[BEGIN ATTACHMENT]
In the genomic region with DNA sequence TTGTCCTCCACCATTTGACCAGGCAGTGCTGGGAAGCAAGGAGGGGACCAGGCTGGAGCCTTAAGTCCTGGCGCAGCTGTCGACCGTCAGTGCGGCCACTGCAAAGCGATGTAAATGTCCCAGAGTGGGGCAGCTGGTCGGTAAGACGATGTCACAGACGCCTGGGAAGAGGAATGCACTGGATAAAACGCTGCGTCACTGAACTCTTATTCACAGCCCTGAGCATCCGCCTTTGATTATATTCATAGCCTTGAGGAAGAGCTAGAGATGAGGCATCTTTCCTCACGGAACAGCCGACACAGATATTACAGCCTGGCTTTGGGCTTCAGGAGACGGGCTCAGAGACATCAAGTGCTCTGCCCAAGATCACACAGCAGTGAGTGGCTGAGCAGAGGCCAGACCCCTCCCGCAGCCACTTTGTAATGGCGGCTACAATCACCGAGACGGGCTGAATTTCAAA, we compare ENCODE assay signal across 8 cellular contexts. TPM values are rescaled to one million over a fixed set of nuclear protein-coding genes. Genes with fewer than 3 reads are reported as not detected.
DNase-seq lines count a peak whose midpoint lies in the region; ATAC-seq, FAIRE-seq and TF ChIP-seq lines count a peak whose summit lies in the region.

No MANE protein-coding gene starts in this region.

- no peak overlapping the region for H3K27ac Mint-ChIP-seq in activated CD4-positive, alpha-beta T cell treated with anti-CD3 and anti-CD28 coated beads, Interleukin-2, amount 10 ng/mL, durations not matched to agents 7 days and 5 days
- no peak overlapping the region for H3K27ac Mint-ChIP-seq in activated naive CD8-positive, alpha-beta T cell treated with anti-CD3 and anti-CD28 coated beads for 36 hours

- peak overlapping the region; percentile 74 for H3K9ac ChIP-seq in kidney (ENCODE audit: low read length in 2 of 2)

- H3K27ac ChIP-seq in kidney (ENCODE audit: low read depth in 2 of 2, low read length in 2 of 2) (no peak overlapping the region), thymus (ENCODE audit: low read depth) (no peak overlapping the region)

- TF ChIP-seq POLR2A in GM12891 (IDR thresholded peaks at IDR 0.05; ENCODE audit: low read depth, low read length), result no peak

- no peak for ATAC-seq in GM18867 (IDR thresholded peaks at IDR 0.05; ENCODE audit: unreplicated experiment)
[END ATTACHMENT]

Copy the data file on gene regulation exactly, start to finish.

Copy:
In the genomic region with DNA sequence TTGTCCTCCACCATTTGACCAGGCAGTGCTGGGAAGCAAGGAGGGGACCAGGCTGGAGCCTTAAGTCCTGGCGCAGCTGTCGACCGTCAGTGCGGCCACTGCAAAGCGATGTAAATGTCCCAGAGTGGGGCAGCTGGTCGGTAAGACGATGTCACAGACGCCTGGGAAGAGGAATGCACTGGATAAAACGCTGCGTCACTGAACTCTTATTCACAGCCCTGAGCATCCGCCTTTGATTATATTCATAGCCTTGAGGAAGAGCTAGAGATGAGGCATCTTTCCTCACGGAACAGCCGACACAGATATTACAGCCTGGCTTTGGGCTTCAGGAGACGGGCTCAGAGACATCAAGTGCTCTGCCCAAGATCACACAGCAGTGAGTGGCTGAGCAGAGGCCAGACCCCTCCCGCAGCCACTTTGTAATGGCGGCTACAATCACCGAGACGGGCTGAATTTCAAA, we compare ENCODE assay signal across 8 cellular contexts. TPM values are rescaled to one million over a fixed set of nuclear protein-coding genes. Genes with fewer than 3 reads are reported as not detected.
DNase-seq lines count a peak whose midpoint lies in the region; ATAC-seq, FAIRE-seq and TF ChIP-seq lines count a peak whose summit lies in the region.

No MANE protein-coding gene starts in this region.

- no peak overlapping the region for H3K27ac Mint-ChIP-seq in activated CD4-positive, alpha-beta T cell treated with anti-CD3 and anti-CD28 coated beads, Interleukin-2, amount 10 ng/mL, durations not matched to agents 7 days and 5 days
- no peak overlapping the region for H3K27ac Mint-ChIP-seq in activated naive CD8-positive, alpha-beta T cell treated with anti-CD3 and anti-CD28 coated beads for 36 hours

- peak overlapping the region; percentile 74 for H3K9ac ChIP-seq in kidney (ENCODE audit: low read length in 2 of 2)

- H3K27ac ChIP-seq in kidney (ENCODE audit: low read depth in 2 of 2, low read length in 2 of 2) (no peak overlapping the region), thymus (ENCODE audit: low read depth) (no peak overlapping the region)

- TF ChIP-seq POLR2A in GM12891 (IDR thresholded peaks at IDR 0.05; ENCODE audit: low read depth, low read length), result no peak

- no peak for ATAC-seq in GM18867 (IDR thresholded peaks at IDR 0.05; ENCODE audit: unreplicated experiment)